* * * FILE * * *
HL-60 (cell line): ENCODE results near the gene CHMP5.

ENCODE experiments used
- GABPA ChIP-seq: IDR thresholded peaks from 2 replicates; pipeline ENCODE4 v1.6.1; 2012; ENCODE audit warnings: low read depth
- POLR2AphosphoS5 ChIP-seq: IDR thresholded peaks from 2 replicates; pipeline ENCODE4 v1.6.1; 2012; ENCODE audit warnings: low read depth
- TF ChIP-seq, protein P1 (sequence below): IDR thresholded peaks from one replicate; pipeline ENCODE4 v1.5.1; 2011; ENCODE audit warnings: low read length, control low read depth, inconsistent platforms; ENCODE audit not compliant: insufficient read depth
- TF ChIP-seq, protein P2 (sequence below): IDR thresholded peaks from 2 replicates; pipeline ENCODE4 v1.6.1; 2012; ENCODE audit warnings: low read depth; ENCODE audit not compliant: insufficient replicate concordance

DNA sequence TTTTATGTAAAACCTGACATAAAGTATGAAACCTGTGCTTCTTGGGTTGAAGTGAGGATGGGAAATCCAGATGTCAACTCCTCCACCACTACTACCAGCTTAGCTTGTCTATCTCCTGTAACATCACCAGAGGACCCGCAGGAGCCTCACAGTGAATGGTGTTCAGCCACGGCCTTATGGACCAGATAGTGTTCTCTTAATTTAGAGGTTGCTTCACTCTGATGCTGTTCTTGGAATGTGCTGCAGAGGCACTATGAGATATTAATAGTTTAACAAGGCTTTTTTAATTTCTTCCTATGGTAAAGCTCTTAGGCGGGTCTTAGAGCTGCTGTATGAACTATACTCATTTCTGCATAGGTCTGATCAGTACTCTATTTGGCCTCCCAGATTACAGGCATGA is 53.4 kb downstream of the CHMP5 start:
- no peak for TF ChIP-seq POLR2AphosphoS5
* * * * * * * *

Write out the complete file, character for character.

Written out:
HL-60 (cell line): ENCODE results near the gene CHMP5.

ENCODE experiments used
- GABPA ChIP-seq: IDR thresholded peaks from 2 replicates; pipeline ENCODE4 v1.6.1; 2012; ENCODE audit warnings: low read depth
- POLR2AphosphoS5 ChIP-seq: IDR thresholded peaks from 2 replicates; pipeline ENCODE4 v1.6.1; 2012; ENCODE audit warnings: low read depth
- TF ChIP-seq, protein P1 (sequence below): IDR thresholded peaks from one replicate; pipeline ENCODE4 v1.5.1; 2011; ENCODE audit warnings: low read length, control low read depth, inconsistent platforms; ENCODE audit not compliant: insufficient read depth
- TF ChIP-seq, protein P2 (sequence below): IDR thresholded peaks from 2 replicates; pipeline ENCODE4 v1.6.1; 2012; ENCODE audit warnings: low read depth; ENCODE audit not compliant: insufficient replicate concordance

DNA sequence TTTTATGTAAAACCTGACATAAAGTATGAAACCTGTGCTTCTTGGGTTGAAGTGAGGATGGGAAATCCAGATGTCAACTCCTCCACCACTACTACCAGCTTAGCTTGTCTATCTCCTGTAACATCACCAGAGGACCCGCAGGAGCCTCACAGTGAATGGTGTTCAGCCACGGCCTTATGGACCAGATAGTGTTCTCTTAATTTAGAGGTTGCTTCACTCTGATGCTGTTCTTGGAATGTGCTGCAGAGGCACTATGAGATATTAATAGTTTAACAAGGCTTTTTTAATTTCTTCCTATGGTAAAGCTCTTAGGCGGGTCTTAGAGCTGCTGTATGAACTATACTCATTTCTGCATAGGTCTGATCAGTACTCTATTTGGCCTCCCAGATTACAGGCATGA is 53.4 kb downstream of the CHMP5 start:
- no peak for TF ChIP-seq POLR2AphosphoS5